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SpiritSphere Reviewed by Cyril Lachel on . As silly as it sounds, Zelda and WindJammers is a surprisingly winning combination. SpiritSphere doesn't have the depth of most sports games, but it's an absurd amount of fun when you play with friends. It has a great sense of style and a lot of ideas I wouldn't mind seeing in future sports games. What's next, Super Metroid Volleyball? Rating: 71%
SpiritSphere
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  • Review Score:

  • B
When most people think about Nintendo's long-running Legend of Zelda franchise, they remember the epic adventures, the incredible boss fights and that sense of discovery. But when the makers of SpiritSphere plays The Minish Cap and A Link to the Past, they see a highly competitive sports game just waiting to become the next big eSports phenomenon.

SpiritSphere is one of those games that probably shouldn't work as well as it does. It's a fairly transparent Legend of Zelda clone that ditches the questing for a fast-paced game of tennis played entirely with swords and magic. You zip around vaguely familiar locations picking up power-ups and smacking the floating sphere into your opponent's net. It's a game for people who always loved the idea of Mario's sports series, but wished it was inspired by Zelda.


We're first introduced to our Link alternative -- Lin. She fights through ten stages in an attempt to show up the other contestants and earn extra coins. She wields a deadly sword, giving her both a standard and powerful swing. If she holds down the button, Lin will charge her energy and give it everything she has.

Beyond the typical swordplay, our Link wannabe can pick up special items that will speed her up, make her grow in size and let her shoot arrows at her opponents. Of course, the person, animal or monster on the other side of the net will also collect these items, creating a fun dynamic where you're constantly dodging bombs and other objects. You'll also need to avoid the many stage traps, such as rocks getting in the way or skeletons wandering around the course.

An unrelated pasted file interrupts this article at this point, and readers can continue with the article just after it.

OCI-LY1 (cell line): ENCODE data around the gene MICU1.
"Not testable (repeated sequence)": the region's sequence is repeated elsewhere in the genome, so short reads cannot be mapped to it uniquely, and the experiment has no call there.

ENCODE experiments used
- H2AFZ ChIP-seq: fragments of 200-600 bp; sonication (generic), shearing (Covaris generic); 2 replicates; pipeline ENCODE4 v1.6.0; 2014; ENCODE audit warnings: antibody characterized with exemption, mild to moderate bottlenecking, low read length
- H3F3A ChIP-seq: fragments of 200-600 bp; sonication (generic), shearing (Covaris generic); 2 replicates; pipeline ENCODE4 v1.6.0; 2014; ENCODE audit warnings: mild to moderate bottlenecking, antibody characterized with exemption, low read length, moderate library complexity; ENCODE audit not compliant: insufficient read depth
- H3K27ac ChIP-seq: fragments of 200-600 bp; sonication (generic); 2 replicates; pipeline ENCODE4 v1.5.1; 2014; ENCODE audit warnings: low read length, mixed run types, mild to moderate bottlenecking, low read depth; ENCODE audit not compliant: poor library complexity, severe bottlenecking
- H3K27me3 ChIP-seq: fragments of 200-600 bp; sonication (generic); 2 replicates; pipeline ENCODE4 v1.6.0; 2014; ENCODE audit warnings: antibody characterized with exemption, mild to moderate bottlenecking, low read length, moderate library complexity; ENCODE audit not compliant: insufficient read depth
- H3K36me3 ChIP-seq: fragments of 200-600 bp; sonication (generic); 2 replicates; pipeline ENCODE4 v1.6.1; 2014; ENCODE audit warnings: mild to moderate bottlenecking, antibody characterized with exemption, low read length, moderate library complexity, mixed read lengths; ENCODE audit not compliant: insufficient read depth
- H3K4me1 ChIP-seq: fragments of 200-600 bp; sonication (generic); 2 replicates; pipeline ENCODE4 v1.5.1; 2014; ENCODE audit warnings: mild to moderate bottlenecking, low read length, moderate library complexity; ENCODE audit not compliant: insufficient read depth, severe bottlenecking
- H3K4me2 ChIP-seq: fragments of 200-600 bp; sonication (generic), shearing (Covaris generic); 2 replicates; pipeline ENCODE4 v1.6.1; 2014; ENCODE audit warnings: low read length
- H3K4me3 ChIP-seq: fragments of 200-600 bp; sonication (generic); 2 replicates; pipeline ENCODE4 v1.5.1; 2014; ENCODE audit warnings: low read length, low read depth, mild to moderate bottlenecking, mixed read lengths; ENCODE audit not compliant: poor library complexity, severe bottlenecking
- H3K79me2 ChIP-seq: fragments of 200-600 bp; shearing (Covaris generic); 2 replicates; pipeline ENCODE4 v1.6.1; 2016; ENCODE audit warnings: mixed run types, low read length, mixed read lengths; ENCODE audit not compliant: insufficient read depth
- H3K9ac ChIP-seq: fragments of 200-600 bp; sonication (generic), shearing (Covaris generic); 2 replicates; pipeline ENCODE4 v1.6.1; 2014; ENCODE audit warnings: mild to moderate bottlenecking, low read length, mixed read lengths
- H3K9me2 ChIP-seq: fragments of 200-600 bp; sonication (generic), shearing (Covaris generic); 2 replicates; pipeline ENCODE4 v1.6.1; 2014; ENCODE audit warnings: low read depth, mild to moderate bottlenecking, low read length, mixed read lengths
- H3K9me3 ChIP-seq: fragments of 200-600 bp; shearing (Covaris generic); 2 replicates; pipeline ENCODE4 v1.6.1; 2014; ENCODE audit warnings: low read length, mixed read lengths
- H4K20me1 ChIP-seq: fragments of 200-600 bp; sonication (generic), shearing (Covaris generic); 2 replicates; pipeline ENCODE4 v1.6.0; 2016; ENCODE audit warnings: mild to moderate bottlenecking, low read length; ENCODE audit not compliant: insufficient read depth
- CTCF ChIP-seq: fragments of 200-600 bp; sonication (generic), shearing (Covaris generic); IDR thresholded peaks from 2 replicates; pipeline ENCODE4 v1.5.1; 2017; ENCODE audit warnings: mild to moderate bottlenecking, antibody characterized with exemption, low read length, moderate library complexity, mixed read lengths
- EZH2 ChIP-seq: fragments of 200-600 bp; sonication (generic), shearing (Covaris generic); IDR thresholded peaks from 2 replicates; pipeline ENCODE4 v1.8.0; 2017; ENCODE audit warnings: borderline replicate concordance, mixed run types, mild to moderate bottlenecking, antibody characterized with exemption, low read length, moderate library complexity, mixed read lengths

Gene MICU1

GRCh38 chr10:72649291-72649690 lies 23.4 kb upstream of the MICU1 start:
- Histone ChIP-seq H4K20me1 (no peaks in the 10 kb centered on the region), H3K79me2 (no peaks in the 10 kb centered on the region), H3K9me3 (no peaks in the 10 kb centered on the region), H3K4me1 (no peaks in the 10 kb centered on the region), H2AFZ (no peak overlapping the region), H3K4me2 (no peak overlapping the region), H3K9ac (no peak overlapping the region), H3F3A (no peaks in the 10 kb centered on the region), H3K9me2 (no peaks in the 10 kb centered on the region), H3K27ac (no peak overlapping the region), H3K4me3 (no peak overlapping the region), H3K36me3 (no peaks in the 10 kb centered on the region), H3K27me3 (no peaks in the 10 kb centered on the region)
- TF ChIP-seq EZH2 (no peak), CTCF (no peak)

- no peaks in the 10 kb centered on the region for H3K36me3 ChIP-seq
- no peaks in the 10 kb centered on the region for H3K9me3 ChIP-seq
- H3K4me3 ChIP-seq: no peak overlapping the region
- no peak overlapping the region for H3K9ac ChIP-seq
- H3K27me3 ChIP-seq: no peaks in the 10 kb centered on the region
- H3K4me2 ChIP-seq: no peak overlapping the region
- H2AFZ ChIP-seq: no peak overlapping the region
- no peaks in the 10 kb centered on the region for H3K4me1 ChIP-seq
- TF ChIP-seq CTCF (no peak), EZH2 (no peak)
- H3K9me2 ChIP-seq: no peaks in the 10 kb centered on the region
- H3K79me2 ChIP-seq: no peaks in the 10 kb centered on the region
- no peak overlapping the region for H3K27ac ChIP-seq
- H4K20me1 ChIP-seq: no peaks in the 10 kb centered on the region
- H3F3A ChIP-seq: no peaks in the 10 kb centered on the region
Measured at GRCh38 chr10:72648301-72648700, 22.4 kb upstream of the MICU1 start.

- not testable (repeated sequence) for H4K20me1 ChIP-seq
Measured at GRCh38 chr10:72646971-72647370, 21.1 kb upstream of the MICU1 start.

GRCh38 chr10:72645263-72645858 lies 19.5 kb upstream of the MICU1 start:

After you've gotten used to Lin, the game will open up with a whole cast of colorful characters. You'll race around the screen on four legs as Buster, a cat-like creature with a nasty hiss. There's Fennel, an armored-up bunny rabbit with a speedy go-cart. Baphomet takes the place of Ganon, using his evil powers to win the match. And don't forget about Ozo, which uses magic instead of weapons. Each of the characters feels a little different, so you'll want to go through the game with everybody to find your favorite.

The match can also change depending on the type of sphere you're playing with. The game does a good job of mixing things up with spheres that have different effects, such as throwing a fireball every time it gets hit, randomly turning invisible and even splitting into three spheres. This, along with the power-ups and the occasional squash matches, goes a long way to help keep SpiritSphere fresh over time.

SpiritSphere (Steam)Click For the Full Picture Archive

When I played the Early Access build back in 2016, I was struck by how it felt more like a Zelda spin-off than a proper sports game. The same is true now. That's not to say the gameplay is bad, but it often feels like the mechanics are better suited for fighting enemies than playing tennis. It never feels like a game designed to be a sports game, but rather an action game modded to be competitive. That said, the controls get the job done and you'll get used to how the game handles after a few matches.

With only ten levels to complete and very few unlockables, solo players will quickly grow bored of SpiritSphere. You'll enjoy checking out all of the characters and throwing gold coins into the fountain, but there isn't much here to bring you back. That said, the game comes to life the moment you add other people. Like a lot of sports games, this was designed with multiplayer in mind, so most of the fun will involve getting your friends together and seeing who's best. Unfortunately, the multiplayer fun is limited to local play, one of my few major gripes about this otherwise likable sports game.

As silly as it sounds, Zelda and WindJammers is a surprisingly winning combination. SpiritSphere doesn't have the depth of most sports games, but it's an absurd amount of fun when you play with friends. It has a great sense of style and a lot of ideas I wouldn't mind seeing in future sports games. What's next, Super Metroid Volleyball?
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